Principal Investigator: Mark Riedl
CoPrincipal Investigator(s): Jeff Rosen, Meltem Alemdar, Roxanne Moore
Organization: Georgia Tech Research Corporation
NSF Award Information: Exploring Artificial Intelligence-enhanced Electronic Design Process Logs: Empowering High School Engineering Teachers
The Engineering Design Process (EDP) is a general theoretical framework often used for teaching engineering, STEM, invention, and even science, particularly in K-12 education. While most EDPs used in education are depicted as linear or circular, true design processes are highly creative, non-linear, and often involve ill-posed problem statements and solution criteria. These traits make it particularly difficult for high school engineering teachers, who tend to skip over key elements of human-centered design, where an engineer takes time to understand the problem through research, interviews, prior literature searches, market analysis, and brainstorming—the steps where diversity of thought and experience are of the most value. In addition, it can be hard to provide students with real-time feedback due to the asynchronous nature of group work and large class sizes, and students may not feel comfortable asking for feedback on incomplete work. This project will develop and pilot an artificial intelligence (AI) enhanced Engineering Design Process Log to help students navigate the design process, provide real-time feedback, and encourage meaningful documentation of each step of the process. This project does not propose to replace teachers with AI; rather, the project will explore a novel approach in which AI systems assist teachers in the creation of instructional modules that adhere to EDP best practices. This project is a collaboration between researchers at Georgia Tech’s College of Computing (GT CoC) and researchers at Georgia Tech’s Center for Education Integrating Science, Mathematics and Computing (CEISMC).
This project is a teaching-focused technological innovation, representing an early exploration into AI-enhanced design pedagogy. Specifically, the project will: 1) Improve upon an existing web-based Engineering Design Process Log (EDPL) by engaging in teacher user studies, 2) Design, pilot, and implement an AI-based authoring and tutoring system for teachers to customize feedback for students and for specific projects with domain expertise, 3) Design and provide professional development opportunities for alpha and beta testing teachers, and 4) Assess the impact of an AI-based EDP Log (AI-EDPL) on engineering design pedagogy and classroom practice. The AI-EDPL software system will use concepts initially pioneered for intelligent tutoring systems, but applied to scaffolding the creation of custom, teacher-made instructional materials that adhere to best practices in design process pedagogy assessment. Unlike many other educational domains, engineering design problems vary widely in scope and solution pathways, which means there will not be a one-size-fits-all tutoring system that can provide feedback to students. This project will examine (a) whether artificial intelligence can support and scaffold teachers in the creation of the necessary models and knowledge structures needed to scaffold and support learners, and, (b) what professional development teachers need to be successful in developing these models. A multi-phased approach will be used, using value-sensitive design processes from the field of human computer interaction to develop minimalist functional systems that can be tested with teachers in classrooms. In order for AI to help teachers, who do not have a lot of time to tinker with software, they must be able to express their intentions in natural language, which must be automatically converted into functional approximations of the task models that can be easily edited. This project will build on best practices in design theory and pedagogy, design documentation, design instruction, design assessment, and AI tutoring to create a one-of-a-kind technology suitable for engineering design instruction at the high school level. It represents a first attempt at providing real-time feedback in a computational setting for an open-ended design challenge, and it does so without marginalizing or diminishing the role of the instructor in the engineering classroom.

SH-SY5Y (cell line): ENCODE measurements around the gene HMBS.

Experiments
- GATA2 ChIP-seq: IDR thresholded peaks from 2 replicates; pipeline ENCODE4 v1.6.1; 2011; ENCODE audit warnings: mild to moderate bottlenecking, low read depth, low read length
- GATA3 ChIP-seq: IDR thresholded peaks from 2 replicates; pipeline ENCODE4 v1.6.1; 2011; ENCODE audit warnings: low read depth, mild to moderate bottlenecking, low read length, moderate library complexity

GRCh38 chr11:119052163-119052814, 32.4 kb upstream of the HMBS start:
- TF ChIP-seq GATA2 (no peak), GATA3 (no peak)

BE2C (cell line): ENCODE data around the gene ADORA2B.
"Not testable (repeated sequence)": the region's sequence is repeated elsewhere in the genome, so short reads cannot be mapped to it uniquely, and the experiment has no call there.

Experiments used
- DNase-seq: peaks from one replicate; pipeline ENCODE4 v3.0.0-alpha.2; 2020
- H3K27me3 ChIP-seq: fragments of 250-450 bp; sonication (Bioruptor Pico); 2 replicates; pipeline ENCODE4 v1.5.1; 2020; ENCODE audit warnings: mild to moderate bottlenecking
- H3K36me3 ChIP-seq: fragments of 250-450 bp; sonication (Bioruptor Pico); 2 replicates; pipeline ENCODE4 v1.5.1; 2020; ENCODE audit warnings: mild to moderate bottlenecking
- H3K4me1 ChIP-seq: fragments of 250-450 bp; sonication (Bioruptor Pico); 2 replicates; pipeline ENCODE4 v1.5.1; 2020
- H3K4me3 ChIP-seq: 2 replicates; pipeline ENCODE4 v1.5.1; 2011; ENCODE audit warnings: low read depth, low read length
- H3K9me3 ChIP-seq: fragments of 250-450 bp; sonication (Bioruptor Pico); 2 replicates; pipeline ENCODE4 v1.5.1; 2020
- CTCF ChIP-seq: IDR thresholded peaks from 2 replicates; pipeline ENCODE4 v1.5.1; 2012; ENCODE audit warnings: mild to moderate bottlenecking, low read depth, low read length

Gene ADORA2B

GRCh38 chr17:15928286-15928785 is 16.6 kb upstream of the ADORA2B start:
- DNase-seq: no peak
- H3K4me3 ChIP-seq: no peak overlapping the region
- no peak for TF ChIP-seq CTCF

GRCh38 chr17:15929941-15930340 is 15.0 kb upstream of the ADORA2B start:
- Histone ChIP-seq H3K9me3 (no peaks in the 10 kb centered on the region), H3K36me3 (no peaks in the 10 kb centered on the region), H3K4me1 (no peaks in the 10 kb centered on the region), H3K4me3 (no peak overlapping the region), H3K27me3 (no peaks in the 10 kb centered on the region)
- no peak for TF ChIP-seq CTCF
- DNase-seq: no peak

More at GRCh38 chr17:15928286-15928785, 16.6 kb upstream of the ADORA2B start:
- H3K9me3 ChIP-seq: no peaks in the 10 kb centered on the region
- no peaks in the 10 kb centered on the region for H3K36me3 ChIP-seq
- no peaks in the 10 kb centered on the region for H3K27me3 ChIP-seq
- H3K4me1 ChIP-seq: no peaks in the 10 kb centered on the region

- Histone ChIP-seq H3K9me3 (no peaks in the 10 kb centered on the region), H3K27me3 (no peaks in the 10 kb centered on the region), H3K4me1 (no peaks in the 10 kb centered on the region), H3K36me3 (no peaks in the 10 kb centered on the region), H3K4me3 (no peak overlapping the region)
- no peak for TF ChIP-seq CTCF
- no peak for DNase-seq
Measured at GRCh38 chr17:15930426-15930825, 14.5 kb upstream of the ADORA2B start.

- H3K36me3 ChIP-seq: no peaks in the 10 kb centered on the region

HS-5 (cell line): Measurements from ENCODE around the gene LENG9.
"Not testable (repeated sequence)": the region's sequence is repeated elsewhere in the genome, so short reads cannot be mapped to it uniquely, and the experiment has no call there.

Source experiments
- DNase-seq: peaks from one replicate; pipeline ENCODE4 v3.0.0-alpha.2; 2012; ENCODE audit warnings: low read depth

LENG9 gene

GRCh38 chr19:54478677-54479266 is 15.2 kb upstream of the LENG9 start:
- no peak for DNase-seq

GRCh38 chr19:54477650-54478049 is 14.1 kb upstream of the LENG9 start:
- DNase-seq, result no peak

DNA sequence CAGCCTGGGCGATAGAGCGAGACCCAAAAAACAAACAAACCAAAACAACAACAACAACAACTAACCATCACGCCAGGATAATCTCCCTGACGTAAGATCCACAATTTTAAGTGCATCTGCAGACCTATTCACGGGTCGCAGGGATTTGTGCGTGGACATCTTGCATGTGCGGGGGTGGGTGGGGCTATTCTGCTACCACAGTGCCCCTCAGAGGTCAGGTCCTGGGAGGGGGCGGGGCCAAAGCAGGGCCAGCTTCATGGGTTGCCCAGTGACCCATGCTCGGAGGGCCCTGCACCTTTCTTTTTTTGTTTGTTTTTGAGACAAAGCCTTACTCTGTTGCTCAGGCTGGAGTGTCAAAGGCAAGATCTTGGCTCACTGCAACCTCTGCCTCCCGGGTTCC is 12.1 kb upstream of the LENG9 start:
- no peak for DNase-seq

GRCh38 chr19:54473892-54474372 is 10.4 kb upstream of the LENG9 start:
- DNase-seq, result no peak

This award reflects NSF’s statutory mission and has been deemed worthy of support through evaluation using the Foundation’s intellectual merit and broader impacts review criteria.